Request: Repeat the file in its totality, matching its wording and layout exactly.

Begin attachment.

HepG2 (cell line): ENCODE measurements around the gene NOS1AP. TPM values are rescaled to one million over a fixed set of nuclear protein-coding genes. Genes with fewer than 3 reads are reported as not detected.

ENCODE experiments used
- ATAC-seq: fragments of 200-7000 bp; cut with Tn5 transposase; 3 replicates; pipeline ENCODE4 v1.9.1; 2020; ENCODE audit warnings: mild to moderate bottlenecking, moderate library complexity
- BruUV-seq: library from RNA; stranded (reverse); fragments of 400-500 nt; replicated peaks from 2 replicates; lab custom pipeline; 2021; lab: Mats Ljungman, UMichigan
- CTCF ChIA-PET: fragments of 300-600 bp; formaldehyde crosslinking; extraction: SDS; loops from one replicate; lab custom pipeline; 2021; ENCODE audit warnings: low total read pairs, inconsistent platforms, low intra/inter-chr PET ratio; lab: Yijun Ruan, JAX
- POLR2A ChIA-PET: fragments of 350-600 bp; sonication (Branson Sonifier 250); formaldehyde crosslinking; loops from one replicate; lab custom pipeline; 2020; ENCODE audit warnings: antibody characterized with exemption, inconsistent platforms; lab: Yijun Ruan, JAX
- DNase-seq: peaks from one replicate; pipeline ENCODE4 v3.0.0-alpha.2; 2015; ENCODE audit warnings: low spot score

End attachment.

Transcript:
HepG2 (cell line): ENCODE measurements around the gene NOS1AP. TPM values are rescaled to one million over a fixed set of nuclear protein-coding genes. Genes with fewer than 3 reads are reported as not detected.

ENCODE experiments used
- ATAC-seq: fragments of 200-7000 bp; cut with Tn5 transposase; 3 replicates; pipeline ENCODE4 v1.9.1; 2020; ENCODE audit warnings: mild to moderate bottlenecking, moderate library complexity
- BruUV-seq: library from RNA; stranded (reverse); fragments of 400-500 nt; replicated peaks from 2 replicates; lab custom pipeline; 2021; lab: Mats Ljungman, UMichigan
- CTCF ChIA-PET: fragments of 300-600 bp; formaldehyde crosslinking; extraction: SDS; loops from one replicate; lab custom pipeline; 2021; ENCODE audit warnings: low total read pairs, inconsistent platforms, low intra/inter-chr PET ratio; lab: Yijun Ruan, JAX
- POLR2A ChIA-PET: fragments of 350-600 bp; sonication (Branson Sonifier 250); formaldehyde crosslinking; loops from one replicate; lab custom pipeline; 2020; ENCODE audit warnings: antibody characterized with exemption, inconsistent platforms; lab: Yijun Ruan, JAX
- DNase-seq: peaks from one replicate; pipeline ENCODE4 v3.0.0-alpha.2; 2015; ENCODE audit warnings: low spot score